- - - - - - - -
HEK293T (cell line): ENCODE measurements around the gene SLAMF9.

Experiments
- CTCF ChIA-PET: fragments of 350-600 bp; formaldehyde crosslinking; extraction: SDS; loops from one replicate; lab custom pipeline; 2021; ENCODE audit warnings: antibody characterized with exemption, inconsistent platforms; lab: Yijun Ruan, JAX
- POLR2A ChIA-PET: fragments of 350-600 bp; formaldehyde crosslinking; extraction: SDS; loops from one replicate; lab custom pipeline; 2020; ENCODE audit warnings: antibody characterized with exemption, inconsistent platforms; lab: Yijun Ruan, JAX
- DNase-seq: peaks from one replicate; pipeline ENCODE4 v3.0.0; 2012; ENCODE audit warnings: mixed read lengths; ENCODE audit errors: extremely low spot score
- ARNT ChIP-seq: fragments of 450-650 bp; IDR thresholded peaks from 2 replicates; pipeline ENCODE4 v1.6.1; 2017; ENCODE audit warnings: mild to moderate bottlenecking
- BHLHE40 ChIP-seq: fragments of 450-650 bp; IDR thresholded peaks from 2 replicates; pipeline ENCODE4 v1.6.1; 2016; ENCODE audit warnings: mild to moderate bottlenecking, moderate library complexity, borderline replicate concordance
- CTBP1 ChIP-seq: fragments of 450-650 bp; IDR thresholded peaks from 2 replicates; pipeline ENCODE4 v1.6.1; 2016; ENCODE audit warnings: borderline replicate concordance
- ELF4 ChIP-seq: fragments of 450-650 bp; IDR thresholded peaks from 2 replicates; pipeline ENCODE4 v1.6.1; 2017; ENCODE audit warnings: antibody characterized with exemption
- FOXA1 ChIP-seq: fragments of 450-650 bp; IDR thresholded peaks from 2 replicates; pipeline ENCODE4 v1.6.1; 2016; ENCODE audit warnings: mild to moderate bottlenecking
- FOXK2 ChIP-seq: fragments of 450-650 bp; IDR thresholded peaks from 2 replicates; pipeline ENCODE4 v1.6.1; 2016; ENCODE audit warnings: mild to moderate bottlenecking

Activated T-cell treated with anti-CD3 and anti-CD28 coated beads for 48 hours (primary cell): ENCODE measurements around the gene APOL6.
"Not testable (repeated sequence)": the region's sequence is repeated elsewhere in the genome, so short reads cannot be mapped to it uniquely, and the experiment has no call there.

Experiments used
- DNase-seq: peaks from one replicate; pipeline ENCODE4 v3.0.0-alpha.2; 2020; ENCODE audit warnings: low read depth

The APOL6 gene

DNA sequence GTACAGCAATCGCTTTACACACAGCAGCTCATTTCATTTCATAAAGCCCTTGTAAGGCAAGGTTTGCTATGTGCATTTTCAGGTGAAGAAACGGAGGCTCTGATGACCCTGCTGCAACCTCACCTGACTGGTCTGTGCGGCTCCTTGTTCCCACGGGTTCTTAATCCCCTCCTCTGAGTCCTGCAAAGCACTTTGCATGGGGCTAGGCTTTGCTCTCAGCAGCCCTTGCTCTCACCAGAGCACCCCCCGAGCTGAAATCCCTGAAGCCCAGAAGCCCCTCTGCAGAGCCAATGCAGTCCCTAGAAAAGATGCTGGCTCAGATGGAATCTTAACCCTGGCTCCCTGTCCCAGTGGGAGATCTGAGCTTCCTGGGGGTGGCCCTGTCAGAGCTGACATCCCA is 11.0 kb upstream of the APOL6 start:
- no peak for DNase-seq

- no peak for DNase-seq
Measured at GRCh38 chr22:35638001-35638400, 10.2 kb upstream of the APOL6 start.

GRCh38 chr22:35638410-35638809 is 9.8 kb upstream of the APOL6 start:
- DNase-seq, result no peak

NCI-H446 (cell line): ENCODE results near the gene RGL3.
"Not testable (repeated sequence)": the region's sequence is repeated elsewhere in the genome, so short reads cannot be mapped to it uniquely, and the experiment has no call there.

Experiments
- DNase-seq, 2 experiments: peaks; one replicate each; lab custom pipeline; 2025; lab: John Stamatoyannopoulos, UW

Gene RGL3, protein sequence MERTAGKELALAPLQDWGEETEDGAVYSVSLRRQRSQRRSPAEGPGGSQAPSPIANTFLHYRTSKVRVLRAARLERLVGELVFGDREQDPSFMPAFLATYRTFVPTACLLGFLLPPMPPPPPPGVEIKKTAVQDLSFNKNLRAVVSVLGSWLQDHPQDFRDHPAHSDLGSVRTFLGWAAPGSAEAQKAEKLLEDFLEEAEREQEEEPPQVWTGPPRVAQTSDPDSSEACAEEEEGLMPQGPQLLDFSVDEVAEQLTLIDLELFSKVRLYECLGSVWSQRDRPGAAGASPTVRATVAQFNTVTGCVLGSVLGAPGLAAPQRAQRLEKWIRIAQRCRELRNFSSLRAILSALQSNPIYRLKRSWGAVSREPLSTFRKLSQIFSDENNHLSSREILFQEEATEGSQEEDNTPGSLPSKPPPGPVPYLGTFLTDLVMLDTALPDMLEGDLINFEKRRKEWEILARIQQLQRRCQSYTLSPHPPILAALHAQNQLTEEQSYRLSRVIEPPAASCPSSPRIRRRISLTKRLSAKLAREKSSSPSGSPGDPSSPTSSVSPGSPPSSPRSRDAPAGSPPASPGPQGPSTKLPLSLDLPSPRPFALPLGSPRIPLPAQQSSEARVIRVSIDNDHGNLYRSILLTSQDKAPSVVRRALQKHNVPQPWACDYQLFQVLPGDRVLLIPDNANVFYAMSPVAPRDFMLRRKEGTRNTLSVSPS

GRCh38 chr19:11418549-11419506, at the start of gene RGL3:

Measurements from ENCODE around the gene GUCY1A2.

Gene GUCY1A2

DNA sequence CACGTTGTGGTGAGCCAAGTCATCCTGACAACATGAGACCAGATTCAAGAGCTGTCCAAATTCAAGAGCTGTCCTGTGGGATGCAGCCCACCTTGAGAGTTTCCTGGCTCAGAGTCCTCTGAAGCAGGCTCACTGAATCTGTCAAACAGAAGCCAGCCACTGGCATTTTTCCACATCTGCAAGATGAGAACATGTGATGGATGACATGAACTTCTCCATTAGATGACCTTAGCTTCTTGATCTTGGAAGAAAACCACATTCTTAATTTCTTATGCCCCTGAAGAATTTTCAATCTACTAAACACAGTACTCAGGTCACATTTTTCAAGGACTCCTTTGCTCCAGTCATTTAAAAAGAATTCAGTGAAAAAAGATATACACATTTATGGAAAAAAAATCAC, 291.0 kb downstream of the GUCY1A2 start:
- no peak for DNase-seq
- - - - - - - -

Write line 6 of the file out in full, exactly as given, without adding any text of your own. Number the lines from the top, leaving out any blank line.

- ARNT ChIP-seq: fragments of 450-650 bp; IDR thresholded peaks from 2 replicates; pipeline ENCODE4 v1.6.1; 2017; ENCODE audit warnings: mild to moderate bottlenecking